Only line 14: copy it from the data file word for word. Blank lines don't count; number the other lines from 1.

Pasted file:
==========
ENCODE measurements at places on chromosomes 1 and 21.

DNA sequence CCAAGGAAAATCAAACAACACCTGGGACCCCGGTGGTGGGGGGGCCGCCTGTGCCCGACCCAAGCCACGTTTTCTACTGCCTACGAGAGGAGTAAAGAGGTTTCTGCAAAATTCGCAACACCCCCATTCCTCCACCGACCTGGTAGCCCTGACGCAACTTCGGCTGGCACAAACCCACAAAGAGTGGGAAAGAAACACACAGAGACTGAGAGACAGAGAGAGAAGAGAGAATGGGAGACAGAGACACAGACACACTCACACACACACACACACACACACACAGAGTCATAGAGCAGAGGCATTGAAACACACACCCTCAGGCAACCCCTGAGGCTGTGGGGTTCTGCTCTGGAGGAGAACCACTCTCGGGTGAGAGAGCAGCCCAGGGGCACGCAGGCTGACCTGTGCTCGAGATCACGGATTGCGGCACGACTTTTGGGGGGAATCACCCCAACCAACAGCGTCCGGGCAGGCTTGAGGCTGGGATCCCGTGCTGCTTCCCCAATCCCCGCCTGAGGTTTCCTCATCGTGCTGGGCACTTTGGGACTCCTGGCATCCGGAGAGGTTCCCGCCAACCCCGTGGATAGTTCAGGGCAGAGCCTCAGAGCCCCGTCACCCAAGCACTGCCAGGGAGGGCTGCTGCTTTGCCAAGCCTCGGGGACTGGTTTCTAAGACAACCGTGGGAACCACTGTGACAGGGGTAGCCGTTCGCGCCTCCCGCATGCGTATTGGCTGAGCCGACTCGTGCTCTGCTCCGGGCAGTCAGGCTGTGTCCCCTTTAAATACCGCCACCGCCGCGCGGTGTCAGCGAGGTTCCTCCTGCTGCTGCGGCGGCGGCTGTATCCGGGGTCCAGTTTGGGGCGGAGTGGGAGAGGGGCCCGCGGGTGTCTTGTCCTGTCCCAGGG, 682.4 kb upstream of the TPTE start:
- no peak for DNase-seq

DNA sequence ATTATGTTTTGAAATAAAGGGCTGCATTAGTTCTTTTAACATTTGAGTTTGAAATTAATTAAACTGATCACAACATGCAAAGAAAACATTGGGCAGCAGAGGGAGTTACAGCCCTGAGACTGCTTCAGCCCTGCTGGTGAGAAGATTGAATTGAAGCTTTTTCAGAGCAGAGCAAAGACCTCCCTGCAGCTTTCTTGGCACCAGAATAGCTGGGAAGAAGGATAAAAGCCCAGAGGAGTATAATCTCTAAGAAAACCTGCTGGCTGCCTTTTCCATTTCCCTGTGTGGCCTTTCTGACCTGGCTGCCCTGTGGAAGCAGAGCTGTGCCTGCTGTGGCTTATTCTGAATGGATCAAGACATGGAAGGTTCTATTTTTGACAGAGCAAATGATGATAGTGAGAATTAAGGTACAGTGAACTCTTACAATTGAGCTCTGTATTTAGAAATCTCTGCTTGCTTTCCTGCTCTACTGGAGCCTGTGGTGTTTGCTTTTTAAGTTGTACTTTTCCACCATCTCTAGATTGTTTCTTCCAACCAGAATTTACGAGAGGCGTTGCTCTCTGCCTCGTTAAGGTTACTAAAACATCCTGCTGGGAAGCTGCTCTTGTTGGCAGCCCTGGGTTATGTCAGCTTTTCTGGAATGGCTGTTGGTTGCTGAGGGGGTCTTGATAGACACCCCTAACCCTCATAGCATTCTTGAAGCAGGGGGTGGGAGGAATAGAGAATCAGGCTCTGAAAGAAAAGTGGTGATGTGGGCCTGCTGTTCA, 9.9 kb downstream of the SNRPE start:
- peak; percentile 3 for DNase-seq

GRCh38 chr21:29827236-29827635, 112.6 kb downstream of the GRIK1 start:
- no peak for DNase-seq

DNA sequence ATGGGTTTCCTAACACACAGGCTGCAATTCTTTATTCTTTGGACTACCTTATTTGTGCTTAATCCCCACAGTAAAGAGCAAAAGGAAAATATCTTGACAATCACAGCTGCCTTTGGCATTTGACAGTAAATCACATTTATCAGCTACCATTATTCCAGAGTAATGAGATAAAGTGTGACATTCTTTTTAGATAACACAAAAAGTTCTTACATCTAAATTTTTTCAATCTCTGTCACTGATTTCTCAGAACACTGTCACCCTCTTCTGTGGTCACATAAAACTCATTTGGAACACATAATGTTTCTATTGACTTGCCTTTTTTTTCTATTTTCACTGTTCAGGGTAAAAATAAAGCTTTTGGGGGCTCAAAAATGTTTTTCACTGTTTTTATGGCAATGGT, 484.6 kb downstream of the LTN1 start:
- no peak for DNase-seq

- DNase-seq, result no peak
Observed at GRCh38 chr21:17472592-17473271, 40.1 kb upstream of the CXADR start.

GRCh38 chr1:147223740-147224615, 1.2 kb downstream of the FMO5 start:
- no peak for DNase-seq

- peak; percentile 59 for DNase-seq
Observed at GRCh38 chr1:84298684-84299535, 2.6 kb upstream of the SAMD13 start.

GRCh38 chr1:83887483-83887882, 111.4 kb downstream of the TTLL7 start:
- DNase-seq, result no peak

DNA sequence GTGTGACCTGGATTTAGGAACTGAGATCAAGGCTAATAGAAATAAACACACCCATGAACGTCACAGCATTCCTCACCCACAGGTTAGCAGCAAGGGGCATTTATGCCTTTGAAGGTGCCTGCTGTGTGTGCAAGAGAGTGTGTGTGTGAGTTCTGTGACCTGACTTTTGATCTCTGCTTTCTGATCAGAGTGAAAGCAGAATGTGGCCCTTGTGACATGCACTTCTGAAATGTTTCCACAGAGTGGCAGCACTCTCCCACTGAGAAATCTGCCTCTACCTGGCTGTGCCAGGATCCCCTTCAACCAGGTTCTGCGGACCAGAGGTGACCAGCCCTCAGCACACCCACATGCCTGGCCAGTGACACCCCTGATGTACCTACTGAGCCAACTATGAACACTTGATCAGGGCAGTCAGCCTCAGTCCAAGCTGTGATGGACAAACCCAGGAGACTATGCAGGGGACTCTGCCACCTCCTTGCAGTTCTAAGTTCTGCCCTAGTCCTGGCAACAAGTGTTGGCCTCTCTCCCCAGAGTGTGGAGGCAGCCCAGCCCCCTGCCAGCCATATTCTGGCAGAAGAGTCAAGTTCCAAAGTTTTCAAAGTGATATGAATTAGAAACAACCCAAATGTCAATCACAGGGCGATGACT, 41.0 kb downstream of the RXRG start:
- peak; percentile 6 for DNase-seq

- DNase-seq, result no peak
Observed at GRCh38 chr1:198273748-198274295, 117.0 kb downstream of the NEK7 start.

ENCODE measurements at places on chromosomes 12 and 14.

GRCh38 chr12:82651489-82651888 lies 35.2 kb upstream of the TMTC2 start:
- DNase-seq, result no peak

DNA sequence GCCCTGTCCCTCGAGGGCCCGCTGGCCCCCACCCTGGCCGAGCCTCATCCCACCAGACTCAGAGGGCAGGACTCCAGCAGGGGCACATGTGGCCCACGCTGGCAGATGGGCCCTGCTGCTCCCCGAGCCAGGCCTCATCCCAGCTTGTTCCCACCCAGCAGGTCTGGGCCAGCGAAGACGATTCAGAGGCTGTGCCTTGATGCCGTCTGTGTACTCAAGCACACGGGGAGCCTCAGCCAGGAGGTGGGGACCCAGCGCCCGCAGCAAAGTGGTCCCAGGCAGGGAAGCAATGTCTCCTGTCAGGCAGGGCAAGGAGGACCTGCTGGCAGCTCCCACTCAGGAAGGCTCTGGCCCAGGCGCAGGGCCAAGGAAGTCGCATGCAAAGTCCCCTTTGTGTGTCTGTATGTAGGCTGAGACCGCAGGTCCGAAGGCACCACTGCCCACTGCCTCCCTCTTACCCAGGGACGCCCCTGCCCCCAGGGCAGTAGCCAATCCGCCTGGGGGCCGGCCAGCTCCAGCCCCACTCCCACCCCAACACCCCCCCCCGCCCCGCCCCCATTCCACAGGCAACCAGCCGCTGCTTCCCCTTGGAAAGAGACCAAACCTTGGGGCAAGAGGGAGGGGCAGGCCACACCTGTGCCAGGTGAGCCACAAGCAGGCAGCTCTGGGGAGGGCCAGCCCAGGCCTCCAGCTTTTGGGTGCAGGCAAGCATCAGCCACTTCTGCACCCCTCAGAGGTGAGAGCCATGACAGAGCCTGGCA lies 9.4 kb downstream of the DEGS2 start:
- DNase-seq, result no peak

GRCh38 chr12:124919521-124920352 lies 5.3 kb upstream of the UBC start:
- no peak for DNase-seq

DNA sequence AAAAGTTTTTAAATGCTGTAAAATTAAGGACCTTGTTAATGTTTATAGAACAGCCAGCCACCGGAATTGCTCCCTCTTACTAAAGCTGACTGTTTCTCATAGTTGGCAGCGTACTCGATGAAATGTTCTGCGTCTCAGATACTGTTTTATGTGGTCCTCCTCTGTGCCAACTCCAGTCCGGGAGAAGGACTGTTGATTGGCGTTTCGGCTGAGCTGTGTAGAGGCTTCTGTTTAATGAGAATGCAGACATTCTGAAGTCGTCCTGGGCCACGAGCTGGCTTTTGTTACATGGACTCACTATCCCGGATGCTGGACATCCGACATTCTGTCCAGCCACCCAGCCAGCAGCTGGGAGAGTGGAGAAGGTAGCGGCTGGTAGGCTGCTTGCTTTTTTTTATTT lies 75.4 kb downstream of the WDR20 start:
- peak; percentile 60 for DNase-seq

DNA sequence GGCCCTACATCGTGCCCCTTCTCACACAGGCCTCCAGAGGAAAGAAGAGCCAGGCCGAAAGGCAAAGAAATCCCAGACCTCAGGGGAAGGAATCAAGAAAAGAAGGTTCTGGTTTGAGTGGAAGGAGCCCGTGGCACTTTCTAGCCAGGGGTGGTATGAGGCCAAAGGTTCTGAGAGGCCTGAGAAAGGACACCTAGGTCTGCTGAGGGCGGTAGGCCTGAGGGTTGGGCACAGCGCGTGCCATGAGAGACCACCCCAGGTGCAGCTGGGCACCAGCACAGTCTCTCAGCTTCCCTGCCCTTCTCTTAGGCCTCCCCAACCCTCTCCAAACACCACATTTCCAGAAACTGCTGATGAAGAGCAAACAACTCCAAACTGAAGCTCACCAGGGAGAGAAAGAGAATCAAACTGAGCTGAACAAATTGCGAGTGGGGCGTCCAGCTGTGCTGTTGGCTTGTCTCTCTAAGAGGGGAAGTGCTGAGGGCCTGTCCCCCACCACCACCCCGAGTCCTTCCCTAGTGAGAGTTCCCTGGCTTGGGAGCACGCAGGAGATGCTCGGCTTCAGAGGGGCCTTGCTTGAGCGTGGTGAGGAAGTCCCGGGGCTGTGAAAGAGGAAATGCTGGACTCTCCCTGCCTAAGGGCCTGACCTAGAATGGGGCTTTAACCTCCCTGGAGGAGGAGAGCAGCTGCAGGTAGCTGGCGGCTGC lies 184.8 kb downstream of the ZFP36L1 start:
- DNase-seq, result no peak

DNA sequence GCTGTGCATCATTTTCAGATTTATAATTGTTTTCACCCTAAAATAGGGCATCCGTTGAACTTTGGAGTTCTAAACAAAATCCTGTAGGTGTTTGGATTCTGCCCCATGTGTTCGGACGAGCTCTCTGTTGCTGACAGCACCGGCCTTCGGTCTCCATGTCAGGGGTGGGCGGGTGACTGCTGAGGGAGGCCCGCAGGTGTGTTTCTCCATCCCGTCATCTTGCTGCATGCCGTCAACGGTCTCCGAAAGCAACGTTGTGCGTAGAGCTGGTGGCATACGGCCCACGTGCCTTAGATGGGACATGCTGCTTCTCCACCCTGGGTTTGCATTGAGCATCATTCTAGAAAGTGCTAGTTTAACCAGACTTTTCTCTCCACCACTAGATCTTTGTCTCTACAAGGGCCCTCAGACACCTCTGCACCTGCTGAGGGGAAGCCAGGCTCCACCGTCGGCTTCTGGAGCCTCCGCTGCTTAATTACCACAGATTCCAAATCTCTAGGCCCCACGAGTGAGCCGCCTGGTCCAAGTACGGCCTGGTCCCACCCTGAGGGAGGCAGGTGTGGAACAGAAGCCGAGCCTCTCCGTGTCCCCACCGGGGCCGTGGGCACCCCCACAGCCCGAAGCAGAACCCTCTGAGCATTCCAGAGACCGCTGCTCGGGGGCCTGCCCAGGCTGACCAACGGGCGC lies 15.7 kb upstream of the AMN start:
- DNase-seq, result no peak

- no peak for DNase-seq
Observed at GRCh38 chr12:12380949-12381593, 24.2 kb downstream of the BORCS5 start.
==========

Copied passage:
- peak; percentile 59 for DNase-seq